sickle cell By Amanda Huang

sickle cell

i.

this estuary is far from a haven
rather, i wade in the depths of
a tumid womb, the collision point
of tangled veins carrying
brackish water. the shrimp
clump together in the brine,
millions of thin crescents that
drift as red bodies

ii.

you haven’t grown
for however long we’ve
known each other. every year
the other kids ask how you got
out of the mile run in PE, how
you got your parents
to let you skip so much school.
you say the truth
just breathing makes you feel
like everything has gone into
disarray and every aching fiber
is curdling

one kid asks how
he can fake those symptoms too

iii.

dig shrimp from the water.
hold them to the sun and watch
their bodies wither, light
filtering through each of their
callow appendages and i
cannot help but think how odd it is
to hold a life in your hands, how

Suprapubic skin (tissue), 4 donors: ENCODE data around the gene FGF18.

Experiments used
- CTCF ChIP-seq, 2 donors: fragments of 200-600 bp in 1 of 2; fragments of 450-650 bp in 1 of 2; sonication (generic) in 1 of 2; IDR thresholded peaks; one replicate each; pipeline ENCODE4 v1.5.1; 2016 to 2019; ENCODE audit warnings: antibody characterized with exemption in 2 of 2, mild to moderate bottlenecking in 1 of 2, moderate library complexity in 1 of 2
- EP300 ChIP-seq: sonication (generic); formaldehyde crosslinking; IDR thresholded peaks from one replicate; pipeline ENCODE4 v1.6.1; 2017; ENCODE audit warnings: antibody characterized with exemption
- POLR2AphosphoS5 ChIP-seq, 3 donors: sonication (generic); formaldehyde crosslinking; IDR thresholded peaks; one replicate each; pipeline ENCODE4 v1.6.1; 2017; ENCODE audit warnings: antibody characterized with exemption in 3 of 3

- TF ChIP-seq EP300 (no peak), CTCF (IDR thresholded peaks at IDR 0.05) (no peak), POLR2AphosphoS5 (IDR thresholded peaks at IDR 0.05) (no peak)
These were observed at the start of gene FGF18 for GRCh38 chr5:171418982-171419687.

odd it is that something
could be so fragile
iv.

when we come over for brunch
your mother takes the tulips from
the dining table and throws them
in the closet. you never told us
that flowers had been coming for weeks

v.

i wonder if there are enough
estuary shrimp to blockade
an entire vein. the brackish water
would still and fester

vi.

you keep saying that you live
as a murmur in the midst of static,
that your life is not made of sound but
the product of echoes in space.
besides that you don’t
talk much anymore

vii.

your family’s never
had a faith but now you’re devout

viii.

the shrimp keep drifting in,
they keep gathering.
they swallow up space within
your aching veins and the
water has started to stagnate.
we can only hold so many
in our palms but we will try

ix.

this estuary is far from a haven
but you are treading water

By Amanda Huang

Biography:
Amanda Huang is a junior at Millburn High School, where she is a senior editor of her school’s literary magazine. Her work has been nationally recognized by the Scholastic Art and Writing Awards and JustPoetry, and has been published in TeenInk and in the Word magazine.
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